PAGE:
--- NESL, the NCAR
      Earth System Laboratory ---

Coupled Weather-Wildland Fire Modeling

Case Studies

The following animations show coupled weather-fire behavior model simulations of the growth of wildfires. They were simulated using the CAWFE model (CAWFE=Coupled Atmosphere-Wildland Fire Environment).

Yarnell Hill Fire (Ignition: 6/28/13 near Yarnell, Arizona)
Collaborator: Wilfrid Schroeder (Univ. of Maryland)
On June 30, 2013, 19 firefighters were killed during the Yarnell Hill fire, when a gust front coming from the northeast blew across the fire, changing its direction, and making it spread rapidly across where they were sheltered.

The animation depicts a CAWFE coupled weather-wildland fire model simulation of the Yarnell Hill Fire.  The horizontal resolution was 370 m, a vector is shown each 4 model grid points.  It begins at 2 am on 6/30/13. The fire is initialized in the model using the ~3 am VIIRS active fire detection map.  Each frame is 1 minute apart, the sequence extends until 8:15 pm on 6/30. The fatality occurred around 4:45 PM. The color bar on the right indicates the heat flux (watts per square meter) from the fire, with more intensely burning areas in bright yellow and white, and less intensely burning areas in darker reds. In the simulation, solar heating stirs up the boundary layer circulations throughout the day. Convection occurs in outer domains (not shown) to the northeast, creating high-based convective clouds as air flows south/southeast over the Mogollon Rim. Rain falls into a very dry boundary layer,  creating a broad gust front that  reaches the south edge of the fire at frame 936, which is 51 minutes after the fatality, so the simulated rush through the fatality site is about an hour slow.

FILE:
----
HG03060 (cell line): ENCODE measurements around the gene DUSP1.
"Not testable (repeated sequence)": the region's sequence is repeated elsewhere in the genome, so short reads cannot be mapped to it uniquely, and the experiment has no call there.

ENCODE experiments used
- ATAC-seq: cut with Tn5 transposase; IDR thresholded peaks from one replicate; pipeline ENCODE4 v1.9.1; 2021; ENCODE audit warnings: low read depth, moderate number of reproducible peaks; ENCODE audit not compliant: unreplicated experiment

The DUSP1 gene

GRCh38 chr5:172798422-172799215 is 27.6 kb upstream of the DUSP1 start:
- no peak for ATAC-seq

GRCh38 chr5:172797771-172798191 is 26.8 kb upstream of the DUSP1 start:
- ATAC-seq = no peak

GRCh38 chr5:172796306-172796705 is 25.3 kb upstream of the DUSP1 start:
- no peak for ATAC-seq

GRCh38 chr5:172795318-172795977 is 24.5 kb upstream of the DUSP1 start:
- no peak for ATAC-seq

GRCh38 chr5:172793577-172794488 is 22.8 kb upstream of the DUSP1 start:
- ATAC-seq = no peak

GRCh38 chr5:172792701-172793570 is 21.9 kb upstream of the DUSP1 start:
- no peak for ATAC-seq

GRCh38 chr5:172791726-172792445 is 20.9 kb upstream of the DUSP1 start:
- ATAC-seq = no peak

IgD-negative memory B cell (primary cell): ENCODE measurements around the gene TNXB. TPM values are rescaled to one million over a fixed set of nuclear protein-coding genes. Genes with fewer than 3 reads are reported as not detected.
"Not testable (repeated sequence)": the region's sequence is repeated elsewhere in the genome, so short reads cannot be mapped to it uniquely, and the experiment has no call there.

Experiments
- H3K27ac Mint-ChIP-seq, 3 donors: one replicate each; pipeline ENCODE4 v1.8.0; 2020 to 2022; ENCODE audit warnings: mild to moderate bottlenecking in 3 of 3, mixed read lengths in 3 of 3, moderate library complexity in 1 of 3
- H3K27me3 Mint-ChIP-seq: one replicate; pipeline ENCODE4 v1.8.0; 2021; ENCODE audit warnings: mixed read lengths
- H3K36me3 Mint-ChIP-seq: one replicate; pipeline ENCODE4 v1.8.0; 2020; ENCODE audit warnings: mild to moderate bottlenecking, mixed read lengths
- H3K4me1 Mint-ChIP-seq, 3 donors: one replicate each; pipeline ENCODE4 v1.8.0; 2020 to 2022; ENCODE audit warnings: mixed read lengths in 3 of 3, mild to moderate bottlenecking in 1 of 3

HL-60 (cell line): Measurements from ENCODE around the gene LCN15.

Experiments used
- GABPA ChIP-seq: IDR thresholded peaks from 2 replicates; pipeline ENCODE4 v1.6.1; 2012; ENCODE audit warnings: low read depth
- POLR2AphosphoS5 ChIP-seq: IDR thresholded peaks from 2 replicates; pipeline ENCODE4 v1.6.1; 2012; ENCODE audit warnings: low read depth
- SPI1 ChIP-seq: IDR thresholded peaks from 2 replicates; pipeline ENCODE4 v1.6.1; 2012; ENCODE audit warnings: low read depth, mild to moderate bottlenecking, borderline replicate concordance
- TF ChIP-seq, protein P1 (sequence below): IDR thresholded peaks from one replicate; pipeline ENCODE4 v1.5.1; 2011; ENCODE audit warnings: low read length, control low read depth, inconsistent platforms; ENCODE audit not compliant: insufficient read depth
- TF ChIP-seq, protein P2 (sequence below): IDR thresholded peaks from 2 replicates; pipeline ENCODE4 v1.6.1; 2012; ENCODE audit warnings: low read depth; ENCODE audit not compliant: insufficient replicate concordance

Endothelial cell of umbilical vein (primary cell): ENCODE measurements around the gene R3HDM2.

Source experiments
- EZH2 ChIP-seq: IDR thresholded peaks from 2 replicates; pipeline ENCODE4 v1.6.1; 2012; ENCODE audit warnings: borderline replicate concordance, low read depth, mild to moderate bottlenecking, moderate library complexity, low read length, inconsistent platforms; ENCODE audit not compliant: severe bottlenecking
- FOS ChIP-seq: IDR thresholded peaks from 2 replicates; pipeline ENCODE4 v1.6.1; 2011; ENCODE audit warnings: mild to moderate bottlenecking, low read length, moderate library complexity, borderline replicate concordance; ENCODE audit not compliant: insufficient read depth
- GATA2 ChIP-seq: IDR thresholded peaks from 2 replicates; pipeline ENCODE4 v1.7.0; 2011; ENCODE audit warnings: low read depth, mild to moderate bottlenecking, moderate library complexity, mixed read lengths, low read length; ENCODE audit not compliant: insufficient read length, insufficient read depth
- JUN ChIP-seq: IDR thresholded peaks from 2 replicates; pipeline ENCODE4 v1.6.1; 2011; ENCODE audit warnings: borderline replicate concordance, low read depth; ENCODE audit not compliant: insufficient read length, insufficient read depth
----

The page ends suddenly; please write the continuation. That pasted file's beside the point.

VAPOR visualization of CAWFE simulation of the Yarnell
          Hill Fire
Animation - click here for .avi (PC) (2.4 Gb)
Animation - click here for .mov (Mac) (1.0 Gb)
Animation - click here for mp4 (5.8 Mb)

Little Bear Fire (Ignition: 6/4/12 near Ruidoso, NM)

Collaborator: Wilfrid Schroeder (Univ. of Maryland)

The Little Bear Fire was ignited by lightning strike in the Sierra Blanco Mountains of New Mexico. It burned 17,939 ha (44,330 ac) and 254 buildings and was the most destructive fire in New Mexico State history.